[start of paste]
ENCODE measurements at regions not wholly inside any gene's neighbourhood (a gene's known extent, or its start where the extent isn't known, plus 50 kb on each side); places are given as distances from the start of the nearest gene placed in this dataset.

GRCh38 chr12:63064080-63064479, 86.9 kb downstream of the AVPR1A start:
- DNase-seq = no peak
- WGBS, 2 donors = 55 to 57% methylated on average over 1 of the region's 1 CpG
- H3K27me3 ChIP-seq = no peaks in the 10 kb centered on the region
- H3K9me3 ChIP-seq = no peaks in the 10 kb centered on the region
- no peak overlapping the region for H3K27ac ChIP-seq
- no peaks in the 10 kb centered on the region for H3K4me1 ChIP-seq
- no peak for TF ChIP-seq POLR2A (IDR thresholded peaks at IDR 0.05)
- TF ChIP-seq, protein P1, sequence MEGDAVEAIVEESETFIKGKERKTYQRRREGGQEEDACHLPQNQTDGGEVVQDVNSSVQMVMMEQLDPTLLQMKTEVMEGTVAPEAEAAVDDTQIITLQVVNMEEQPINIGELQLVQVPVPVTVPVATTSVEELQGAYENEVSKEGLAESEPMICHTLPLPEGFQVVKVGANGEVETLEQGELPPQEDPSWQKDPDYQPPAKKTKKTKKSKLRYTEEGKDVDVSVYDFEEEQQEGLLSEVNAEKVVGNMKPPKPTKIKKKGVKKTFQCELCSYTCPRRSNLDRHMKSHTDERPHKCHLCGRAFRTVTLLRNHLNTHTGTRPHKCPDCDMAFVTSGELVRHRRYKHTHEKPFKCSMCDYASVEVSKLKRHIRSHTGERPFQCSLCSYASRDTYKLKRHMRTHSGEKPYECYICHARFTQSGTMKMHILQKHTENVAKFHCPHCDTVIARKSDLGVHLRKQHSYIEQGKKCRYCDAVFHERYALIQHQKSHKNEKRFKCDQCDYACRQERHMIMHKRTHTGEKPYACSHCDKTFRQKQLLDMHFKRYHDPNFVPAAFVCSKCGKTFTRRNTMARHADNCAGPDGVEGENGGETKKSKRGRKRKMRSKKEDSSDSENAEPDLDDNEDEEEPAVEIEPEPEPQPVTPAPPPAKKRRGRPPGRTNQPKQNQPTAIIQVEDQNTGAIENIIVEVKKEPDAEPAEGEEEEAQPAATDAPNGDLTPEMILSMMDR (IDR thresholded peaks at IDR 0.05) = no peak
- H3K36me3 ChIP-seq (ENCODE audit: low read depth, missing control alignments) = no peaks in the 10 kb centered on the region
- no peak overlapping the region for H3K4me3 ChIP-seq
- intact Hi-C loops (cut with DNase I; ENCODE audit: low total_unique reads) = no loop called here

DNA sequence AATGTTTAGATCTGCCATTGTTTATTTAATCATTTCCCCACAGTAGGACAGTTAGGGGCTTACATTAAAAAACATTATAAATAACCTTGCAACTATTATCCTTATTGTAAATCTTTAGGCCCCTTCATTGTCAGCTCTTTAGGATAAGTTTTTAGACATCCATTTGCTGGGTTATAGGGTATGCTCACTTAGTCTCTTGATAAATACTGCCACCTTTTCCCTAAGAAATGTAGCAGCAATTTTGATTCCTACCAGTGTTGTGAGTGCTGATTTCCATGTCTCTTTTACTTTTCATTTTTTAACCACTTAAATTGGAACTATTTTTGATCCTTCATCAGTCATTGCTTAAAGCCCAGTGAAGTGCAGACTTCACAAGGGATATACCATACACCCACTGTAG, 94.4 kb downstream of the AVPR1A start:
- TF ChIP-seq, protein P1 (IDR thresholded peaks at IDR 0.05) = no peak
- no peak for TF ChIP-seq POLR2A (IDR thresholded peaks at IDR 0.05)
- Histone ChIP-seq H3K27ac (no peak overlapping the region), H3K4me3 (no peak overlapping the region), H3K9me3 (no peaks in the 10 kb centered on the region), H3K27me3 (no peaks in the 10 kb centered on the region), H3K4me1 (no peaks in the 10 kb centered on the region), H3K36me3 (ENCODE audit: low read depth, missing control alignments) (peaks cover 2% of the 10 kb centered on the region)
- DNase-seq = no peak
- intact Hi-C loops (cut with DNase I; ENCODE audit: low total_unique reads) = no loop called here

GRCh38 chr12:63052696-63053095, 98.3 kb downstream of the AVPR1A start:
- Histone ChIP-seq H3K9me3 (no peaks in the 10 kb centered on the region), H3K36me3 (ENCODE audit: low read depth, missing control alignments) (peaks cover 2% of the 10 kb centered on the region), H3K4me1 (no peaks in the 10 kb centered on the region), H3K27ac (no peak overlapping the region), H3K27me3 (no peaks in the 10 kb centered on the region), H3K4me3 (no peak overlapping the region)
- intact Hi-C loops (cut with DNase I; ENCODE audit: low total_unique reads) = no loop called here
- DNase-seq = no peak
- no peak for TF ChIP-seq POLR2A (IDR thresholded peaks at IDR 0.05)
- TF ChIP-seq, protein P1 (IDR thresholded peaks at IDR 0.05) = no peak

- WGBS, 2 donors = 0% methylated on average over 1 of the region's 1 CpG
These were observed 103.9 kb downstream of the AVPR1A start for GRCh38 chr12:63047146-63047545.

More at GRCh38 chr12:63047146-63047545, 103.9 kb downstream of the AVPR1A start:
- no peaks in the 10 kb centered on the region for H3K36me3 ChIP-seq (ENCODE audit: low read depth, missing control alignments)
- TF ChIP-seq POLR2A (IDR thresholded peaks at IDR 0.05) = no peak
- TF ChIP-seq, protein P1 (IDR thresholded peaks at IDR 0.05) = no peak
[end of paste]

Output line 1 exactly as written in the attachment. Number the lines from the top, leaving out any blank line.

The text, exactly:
ENCODE measurements at regions not wholly inside any gene's neighbourhood (a gene's known extent, or its start where the extent isn't known, plus 50 kb on each side); places are given as distances from the start of the nearest gene placed in this dataset.